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The 2020 Public Services Trust Blog

Thursday, April 22, 2010

Three colours orange – but what about the issues?

By Ben Lucas

In the parallel universe of British politics everyone has now become a Cleggon – basking in the orange afterglow of the Leader’s debate.  Change has become the central question – the choice being about who can manage this best and who personifies it the most.

But the election has not yet resolved itself into a clear argument about alternative strategies for managing the big issues – the economy, the deficit and the future of our public services. Read the manifestos in detail, as I suspect few have done, and what emerges are large areas of agreement between the three main parties, especially about public services and how they need to change.  But each party puts a different gloss on this. 

For Labour the central issue is about the scale of future risk – economic, social, demographic and political.  The message is that only Labour has the experience and fair values to guide Britain through these difficult times.  From here it is only a short step to Gordon Brown’s dividing lines on what public service budgets Labour would protect.

The Conservatives focus not so much on future risk but the state we are in.  Their argument is that our public finances, economy and society are broken and that a fundamentally new approach to government is needed.  They set out their stall for the Big Society, in which families, communities, and the state will need to work together to build a stronger society – exemplified in their plans for national community service for 16 year olds.

Meanwhile the Liberal Democrats have presented themselves both as the change agents and the people who tell it as it is.  For them the elephant in the room is the deficit and they seek to make a virtue out of plain speaking on this – saying that efficiency savings will never be sufficient to tackle the deficit.  They identify the need for hard choices about which spending to cut and offer, as examples of this, Trident and the Child Trust Fund.

Of course each party has much more detailed proposals on public service reform.  Labour has proposed strengthening citizens rights to public services to create a bottom up entitlement driver for improvement, with new patient and citizen guarantees. The issue of long term care and Labour’s proposal to create a new National Care Service echo Brown’s message about future risk.  And Labour seeks to be our mutual friend with proposals for public service co-ops in housing, sure start and even primary care trusts.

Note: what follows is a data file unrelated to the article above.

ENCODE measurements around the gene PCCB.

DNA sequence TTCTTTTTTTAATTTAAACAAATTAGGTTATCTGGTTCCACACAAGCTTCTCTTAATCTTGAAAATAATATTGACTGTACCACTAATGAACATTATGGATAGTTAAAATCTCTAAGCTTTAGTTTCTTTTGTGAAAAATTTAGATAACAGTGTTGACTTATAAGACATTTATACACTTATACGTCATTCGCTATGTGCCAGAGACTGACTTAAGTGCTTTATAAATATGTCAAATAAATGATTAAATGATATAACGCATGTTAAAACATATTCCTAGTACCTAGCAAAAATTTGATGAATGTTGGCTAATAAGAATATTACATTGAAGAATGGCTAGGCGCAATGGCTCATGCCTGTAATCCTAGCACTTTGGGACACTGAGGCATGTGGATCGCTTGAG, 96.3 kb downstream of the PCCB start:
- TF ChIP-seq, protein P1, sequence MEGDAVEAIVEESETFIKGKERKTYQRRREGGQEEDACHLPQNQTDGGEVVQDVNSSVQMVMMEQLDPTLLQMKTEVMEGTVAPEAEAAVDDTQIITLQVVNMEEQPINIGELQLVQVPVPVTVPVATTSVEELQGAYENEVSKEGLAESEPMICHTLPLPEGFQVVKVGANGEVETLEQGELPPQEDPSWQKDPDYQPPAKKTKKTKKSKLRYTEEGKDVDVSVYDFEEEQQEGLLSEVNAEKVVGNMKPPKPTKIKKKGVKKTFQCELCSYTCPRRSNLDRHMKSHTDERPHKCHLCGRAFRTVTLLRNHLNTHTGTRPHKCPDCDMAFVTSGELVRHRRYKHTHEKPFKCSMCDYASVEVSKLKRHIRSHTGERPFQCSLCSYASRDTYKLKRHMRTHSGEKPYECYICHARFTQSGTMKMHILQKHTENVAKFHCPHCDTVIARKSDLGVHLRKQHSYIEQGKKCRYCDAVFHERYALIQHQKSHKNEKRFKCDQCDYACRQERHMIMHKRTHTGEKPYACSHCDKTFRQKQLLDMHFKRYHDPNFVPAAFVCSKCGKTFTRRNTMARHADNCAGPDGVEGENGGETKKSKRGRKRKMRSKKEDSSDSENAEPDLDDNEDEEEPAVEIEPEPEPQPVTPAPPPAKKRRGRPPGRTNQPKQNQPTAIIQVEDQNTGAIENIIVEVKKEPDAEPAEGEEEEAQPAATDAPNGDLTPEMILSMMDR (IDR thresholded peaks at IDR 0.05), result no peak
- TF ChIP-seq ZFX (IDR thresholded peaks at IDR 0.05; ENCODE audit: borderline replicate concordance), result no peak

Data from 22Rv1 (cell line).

The Conservatives have prioritised welfare reform, based on tougher conditionality and extending payment by results for welfare service providers.  They have also promoted their model for parent led schools and for public service employee mutuals.  And they have courted some controversy by sticking to their guns in advocating elected police commissioners. On health their policy has been ‘softly, softly’, as they continue with their strategy of seeking to neutralise what has been a traditional Labour positive.   

The Liberal Democrats make fairness and decentralisation their overarching themes for public services.  They promote an explicitly redistributive funding formula which targets funding at the poorest people, so that the money follows the poorest patients and pupils – education and health premiums.  They advocate strengthened local say through elected local health boards and police authorities and neighbourhood justice panels.  And, in addition to their well publicised plans to simplify the tax system, they also propose greater transparency and control over by giving people greater flexibility in accessing part of their pension before retirement.  What the Liberal Democrats do not do is set out a framework for public service reform.

But so far none of the three main parties has really managed to lodge with the public a clear sense of what their vision adds up to for public services.   The Big Society is in some ways the most audacious idea, but it has not yet resonated as it might because, apart from volunteering, it it’s not yet clear where the beef is.  Meanwhile Labour’s focus on future risk has had some effect, but at the same time seems clunky. And the Lib Dems have scored on the deficit yet their prescription is less comprehensive.